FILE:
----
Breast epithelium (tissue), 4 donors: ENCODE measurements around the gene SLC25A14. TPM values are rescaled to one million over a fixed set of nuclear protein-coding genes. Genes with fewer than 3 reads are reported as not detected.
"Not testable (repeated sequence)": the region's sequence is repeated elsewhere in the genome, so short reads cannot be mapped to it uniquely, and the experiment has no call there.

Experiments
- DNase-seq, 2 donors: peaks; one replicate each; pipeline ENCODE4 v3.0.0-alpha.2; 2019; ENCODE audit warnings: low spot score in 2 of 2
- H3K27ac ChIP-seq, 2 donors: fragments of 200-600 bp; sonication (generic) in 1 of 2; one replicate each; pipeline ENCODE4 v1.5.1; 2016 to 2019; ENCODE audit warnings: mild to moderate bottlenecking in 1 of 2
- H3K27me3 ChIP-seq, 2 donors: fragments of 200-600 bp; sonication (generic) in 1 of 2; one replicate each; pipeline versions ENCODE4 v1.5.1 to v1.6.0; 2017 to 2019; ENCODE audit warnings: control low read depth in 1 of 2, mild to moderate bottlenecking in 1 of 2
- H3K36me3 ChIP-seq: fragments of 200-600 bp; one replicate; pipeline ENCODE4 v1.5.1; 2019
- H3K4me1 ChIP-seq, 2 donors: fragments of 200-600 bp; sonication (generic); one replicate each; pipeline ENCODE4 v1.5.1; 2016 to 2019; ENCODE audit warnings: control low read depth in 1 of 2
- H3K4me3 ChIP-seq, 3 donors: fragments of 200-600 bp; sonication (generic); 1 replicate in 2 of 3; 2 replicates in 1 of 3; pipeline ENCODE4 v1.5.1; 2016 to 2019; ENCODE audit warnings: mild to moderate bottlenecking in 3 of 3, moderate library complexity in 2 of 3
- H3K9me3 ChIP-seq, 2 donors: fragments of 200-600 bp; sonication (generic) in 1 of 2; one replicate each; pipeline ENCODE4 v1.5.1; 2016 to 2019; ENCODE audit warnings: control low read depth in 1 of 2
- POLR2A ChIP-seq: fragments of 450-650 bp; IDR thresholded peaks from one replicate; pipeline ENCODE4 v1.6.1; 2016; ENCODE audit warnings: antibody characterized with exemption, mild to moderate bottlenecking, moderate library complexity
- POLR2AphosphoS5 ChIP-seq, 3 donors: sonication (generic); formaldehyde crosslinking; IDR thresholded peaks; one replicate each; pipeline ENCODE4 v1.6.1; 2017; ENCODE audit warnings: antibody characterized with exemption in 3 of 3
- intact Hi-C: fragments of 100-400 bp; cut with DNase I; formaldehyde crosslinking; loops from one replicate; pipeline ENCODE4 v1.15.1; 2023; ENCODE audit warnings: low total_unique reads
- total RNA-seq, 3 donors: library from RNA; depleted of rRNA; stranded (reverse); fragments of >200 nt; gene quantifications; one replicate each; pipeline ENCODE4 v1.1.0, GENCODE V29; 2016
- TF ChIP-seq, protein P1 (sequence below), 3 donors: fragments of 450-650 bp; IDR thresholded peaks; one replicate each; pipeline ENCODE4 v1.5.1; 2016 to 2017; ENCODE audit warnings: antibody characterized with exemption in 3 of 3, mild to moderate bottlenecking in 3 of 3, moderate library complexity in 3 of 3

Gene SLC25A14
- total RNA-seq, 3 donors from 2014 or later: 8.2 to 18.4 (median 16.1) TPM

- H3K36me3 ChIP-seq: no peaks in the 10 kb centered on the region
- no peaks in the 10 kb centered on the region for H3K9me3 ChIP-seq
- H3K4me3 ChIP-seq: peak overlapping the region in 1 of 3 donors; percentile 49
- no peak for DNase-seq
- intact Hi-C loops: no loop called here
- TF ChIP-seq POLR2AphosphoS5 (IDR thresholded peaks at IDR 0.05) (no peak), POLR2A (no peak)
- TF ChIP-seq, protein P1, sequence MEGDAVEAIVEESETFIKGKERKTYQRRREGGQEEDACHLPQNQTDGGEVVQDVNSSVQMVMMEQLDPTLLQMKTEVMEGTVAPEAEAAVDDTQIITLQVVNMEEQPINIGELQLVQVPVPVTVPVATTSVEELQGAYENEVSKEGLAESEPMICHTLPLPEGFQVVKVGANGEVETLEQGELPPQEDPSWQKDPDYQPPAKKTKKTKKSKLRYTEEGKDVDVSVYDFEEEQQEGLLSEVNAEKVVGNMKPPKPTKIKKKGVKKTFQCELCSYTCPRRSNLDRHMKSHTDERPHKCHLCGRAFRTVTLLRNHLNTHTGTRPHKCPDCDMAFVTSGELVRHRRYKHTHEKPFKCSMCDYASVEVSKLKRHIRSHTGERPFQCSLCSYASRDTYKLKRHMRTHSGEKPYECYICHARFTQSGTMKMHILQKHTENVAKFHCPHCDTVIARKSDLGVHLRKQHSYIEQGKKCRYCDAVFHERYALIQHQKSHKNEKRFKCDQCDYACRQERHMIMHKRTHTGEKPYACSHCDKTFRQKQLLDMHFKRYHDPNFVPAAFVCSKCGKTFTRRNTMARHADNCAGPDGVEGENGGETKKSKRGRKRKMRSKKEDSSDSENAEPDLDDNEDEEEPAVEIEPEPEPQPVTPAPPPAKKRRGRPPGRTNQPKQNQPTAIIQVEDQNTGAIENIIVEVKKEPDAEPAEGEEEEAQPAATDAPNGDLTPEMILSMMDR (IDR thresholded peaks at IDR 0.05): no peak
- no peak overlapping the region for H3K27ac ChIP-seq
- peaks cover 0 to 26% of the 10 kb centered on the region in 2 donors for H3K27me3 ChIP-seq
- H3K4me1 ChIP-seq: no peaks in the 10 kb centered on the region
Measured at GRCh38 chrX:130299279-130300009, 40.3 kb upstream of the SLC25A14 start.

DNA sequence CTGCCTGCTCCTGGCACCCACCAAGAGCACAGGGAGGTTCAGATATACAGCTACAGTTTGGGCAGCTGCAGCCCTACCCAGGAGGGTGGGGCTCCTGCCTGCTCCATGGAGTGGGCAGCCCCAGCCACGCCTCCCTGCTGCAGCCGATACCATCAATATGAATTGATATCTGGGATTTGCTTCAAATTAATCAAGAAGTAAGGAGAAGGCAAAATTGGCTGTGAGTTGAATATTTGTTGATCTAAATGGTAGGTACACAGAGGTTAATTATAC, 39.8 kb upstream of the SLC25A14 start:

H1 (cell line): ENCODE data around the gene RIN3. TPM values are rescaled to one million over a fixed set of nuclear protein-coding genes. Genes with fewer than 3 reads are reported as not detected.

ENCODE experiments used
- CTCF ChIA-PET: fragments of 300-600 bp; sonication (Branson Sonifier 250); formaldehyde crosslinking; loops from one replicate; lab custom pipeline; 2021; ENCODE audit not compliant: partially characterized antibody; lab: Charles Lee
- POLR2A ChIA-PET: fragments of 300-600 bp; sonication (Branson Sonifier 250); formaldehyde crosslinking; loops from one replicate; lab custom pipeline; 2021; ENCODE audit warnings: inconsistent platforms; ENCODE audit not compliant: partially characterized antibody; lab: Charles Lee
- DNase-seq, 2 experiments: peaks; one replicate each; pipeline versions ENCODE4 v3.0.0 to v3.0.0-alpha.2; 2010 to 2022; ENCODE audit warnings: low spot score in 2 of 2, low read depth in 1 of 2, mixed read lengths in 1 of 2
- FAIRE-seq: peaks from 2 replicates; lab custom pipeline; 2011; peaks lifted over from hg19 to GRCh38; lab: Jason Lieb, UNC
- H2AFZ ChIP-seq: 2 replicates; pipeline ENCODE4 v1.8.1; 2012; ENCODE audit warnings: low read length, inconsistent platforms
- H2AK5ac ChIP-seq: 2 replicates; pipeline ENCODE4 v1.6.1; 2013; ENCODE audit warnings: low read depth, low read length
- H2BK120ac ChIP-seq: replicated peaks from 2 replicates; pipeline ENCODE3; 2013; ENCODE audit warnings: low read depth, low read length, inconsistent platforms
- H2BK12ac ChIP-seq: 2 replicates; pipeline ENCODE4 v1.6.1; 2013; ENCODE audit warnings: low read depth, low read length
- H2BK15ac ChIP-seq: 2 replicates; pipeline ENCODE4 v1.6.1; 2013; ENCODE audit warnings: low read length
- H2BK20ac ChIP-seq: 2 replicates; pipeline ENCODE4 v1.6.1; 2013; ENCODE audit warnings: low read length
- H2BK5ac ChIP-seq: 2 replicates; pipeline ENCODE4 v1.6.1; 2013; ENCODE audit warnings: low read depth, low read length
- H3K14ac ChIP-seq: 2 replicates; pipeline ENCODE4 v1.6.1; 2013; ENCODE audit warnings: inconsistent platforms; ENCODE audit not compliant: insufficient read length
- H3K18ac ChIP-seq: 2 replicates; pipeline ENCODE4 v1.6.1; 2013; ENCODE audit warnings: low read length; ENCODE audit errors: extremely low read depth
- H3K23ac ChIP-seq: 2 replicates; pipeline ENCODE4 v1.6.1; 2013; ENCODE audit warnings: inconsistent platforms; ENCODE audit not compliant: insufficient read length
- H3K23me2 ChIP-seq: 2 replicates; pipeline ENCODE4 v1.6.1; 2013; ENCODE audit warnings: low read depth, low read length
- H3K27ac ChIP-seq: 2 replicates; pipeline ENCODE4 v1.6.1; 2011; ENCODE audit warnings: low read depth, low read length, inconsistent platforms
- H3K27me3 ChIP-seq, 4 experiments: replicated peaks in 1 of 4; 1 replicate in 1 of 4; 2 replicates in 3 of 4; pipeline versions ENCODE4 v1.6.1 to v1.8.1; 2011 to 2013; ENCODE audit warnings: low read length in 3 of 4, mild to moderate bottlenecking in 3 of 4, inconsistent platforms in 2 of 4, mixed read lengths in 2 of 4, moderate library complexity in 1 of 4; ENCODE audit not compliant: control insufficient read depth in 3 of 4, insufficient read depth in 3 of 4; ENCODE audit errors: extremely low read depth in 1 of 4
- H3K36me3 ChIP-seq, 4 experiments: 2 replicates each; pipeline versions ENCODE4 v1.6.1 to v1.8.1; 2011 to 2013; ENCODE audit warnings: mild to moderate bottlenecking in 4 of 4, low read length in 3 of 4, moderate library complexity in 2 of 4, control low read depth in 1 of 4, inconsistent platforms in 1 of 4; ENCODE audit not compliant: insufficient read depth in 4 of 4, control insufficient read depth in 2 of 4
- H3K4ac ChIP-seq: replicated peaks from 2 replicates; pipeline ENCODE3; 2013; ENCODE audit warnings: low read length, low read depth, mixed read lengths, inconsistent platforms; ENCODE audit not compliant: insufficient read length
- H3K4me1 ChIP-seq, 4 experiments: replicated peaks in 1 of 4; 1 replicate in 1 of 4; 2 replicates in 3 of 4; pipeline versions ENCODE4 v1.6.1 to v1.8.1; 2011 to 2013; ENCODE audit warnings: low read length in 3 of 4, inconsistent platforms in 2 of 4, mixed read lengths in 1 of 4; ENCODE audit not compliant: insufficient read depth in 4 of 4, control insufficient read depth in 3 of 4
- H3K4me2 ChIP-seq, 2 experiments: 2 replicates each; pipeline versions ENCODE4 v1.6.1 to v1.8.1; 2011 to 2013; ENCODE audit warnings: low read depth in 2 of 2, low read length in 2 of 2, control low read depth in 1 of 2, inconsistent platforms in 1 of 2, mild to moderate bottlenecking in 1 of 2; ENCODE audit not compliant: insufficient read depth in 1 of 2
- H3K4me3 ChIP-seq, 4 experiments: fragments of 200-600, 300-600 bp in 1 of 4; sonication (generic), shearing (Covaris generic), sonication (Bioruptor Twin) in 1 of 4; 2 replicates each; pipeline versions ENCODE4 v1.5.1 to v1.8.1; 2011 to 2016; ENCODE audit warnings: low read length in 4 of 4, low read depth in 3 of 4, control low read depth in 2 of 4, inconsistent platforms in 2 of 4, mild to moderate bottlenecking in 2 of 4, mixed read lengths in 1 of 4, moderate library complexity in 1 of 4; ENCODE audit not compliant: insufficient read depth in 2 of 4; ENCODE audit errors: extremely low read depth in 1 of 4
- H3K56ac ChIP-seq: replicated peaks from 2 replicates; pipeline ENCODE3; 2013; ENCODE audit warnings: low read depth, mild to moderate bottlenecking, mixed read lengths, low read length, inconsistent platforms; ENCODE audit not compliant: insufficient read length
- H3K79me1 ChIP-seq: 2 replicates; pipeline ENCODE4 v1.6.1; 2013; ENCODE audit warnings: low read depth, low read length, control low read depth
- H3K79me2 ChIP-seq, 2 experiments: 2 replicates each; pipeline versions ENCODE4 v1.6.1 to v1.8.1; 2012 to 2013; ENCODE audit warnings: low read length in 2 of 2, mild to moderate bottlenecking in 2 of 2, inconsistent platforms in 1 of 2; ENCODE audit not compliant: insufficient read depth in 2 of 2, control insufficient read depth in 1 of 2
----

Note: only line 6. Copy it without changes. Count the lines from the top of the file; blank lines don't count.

- H3K27me3 ChIP-seq, 2 donors: fragments of 200-600 bp; sonication (generic) in 1 of 2; one replicate each; pipeline versions ENCODE4 v1.5.1 to v1.6.0; 2017 to 2019; ENCODE audit warnings: control low read depth in 1 of 2, mild to moderate bottlenecking in 1 of 2